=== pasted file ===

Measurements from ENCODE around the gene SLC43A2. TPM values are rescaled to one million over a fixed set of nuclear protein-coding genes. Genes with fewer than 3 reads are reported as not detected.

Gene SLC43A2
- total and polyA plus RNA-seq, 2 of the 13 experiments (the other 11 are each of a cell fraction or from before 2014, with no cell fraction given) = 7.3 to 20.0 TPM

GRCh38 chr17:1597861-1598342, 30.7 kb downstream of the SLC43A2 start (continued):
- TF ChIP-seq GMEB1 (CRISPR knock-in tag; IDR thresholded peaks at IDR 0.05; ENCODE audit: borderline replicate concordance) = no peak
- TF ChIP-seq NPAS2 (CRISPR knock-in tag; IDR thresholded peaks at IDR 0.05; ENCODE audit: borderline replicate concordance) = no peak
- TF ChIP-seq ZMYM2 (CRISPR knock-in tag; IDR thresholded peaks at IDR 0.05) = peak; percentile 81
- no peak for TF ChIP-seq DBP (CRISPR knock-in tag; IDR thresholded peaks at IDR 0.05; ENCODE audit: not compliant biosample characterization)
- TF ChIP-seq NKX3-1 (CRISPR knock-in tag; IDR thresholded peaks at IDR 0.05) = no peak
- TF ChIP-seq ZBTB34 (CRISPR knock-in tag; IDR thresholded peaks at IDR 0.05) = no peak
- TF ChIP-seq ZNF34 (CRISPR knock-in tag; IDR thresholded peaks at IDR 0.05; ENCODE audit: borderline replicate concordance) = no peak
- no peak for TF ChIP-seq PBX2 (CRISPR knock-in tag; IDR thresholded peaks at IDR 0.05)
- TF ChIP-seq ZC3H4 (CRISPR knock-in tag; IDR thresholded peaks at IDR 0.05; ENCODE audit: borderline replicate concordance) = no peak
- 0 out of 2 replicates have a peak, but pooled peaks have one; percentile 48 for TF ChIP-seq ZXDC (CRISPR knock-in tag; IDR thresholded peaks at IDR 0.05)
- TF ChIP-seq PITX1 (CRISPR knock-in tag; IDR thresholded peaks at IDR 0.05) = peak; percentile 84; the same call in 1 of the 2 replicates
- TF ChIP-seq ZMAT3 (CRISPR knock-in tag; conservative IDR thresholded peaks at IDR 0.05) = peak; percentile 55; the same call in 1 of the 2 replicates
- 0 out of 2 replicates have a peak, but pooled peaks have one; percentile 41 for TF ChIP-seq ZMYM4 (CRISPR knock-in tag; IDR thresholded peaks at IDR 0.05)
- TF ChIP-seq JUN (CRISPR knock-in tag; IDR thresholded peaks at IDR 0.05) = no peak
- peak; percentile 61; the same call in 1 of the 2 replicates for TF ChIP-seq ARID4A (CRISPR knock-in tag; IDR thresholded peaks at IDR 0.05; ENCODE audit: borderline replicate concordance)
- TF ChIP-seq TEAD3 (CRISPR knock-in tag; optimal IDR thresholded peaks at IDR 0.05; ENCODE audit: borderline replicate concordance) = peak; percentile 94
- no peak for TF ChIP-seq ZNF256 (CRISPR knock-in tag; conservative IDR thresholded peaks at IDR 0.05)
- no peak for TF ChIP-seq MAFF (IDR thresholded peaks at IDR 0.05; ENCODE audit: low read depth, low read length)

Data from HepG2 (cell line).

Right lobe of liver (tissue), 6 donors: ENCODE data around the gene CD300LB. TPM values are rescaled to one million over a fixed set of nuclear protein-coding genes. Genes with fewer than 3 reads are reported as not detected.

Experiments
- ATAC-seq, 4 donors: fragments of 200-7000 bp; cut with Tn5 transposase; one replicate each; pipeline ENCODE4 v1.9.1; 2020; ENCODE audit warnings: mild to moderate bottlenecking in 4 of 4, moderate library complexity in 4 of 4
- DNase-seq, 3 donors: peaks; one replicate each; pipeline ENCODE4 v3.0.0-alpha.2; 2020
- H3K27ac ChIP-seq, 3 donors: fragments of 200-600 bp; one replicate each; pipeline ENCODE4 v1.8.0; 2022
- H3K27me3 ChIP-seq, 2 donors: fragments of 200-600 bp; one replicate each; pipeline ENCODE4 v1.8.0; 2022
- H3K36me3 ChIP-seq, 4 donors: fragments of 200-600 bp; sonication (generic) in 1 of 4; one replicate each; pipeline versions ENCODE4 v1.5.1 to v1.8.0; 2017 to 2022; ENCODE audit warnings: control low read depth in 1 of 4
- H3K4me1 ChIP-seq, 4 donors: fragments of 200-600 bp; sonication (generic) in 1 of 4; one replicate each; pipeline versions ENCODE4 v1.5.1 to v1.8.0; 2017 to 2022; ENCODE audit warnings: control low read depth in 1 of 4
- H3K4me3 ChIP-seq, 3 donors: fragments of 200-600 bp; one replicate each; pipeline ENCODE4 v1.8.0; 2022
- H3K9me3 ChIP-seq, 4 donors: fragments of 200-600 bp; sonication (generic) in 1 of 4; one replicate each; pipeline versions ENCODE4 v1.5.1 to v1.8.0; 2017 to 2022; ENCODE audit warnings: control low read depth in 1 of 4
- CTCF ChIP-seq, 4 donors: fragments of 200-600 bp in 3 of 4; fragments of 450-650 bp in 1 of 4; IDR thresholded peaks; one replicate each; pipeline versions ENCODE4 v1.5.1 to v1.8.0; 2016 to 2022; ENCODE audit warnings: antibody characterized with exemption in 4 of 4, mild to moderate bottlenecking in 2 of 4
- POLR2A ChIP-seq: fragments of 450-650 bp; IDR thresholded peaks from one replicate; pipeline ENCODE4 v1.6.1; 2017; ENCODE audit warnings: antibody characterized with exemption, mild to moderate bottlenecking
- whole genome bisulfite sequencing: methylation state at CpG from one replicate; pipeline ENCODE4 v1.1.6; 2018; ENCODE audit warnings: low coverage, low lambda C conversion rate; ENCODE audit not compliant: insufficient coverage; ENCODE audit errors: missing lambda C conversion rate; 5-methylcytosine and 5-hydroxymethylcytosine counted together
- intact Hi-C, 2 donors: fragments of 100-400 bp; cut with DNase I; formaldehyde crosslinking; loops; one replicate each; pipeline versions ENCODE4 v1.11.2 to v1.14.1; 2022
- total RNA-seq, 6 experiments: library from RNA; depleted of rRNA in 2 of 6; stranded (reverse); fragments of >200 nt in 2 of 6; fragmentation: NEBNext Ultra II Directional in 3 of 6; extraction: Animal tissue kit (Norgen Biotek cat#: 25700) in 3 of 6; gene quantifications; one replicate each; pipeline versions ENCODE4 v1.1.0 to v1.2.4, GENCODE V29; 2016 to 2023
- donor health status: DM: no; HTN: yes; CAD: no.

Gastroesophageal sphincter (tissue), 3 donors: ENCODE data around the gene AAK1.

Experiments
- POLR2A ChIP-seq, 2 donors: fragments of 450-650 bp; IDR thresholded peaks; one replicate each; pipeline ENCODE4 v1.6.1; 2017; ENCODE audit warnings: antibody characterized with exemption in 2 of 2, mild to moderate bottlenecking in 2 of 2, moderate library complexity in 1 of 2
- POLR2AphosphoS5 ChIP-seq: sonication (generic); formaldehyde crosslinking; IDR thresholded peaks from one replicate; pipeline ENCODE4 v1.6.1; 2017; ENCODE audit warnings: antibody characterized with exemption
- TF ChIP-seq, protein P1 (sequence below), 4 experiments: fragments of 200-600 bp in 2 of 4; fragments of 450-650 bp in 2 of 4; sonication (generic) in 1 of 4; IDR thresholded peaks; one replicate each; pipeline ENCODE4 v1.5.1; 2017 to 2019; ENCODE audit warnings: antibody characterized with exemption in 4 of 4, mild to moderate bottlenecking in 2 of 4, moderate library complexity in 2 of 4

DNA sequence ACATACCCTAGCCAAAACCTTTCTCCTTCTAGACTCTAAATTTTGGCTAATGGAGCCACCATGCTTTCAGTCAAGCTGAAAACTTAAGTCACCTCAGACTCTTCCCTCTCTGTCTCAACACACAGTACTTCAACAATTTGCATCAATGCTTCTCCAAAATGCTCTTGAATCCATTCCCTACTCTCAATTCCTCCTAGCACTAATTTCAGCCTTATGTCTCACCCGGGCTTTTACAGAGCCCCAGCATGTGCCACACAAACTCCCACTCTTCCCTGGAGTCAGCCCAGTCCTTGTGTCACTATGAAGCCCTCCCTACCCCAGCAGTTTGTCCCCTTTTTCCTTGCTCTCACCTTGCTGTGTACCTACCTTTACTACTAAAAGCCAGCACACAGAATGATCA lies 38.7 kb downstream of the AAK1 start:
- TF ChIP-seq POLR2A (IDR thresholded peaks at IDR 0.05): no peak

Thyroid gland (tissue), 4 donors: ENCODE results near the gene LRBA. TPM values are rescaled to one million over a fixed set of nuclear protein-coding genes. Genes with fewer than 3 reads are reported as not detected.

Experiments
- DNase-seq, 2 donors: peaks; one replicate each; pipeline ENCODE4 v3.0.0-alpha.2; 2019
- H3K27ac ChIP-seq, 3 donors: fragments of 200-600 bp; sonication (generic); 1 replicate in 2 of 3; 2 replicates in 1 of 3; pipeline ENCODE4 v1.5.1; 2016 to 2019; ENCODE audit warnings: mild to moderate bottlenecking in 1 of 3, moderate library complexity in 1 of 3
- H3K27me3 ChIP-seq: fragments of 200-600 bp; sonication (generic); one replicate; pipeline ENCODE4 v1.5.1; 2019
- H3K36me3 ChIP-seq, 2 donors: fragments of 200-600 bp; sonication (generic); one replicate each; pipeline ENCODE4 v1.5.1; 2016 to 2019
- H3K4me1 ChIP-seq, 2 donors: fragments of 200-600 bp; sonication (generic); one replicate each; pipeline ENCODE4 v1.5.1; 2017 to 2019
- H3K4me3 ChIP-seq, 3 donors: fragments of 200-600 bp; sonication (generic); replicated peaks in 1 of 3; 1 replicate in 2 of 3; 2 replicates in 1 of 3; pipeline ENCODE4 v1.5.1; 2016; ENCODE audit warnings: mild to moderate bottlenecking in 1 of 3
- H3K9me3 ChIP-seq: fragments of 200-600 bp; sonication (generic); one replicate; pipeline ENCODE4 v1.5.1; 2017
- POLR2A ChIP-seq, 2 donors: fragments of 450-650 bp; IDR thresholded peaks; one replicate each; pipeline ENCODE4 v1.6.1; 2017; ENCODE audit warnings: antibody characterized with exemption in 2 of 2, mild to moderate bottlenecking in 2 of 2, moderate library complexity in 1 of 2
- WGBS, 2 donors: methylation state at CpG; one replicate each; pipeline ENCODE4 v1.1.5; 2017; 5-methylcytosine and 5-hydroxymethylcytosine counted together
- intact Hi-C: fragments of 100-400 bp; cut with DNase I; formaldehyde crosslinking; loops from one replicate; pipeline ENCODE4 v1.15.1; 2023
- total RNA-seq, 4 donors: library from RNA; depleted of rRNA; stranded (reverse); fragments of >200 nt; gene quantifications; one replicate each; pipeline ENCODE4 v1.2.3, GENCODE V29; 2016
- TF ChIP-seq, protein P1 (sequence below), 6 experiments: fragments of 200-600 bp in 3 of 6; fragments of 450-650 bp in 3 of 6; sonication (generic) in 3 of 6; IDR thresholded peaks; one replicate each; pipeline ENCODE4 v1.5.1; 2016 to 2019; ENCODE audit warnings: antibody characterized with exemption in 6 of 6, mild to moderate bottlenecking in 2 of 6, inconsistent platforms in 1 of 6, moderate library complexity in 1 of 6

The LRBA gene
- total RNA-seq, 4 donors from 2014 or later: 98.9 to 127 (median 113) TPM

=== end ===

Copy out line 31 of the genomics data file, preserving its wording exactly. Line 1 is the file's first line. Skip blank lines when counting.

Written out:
- H3K4me1 ChIP-seq, 4 donors: fragments of 200-600 bp; sonication (generic) in 1 of 4; one replicate each; pipeline versions ENCODE4 v1.5.1 to v1.8.0; 2017 to 2022; ENCODE audit warnings: control low read depth in 1 of 4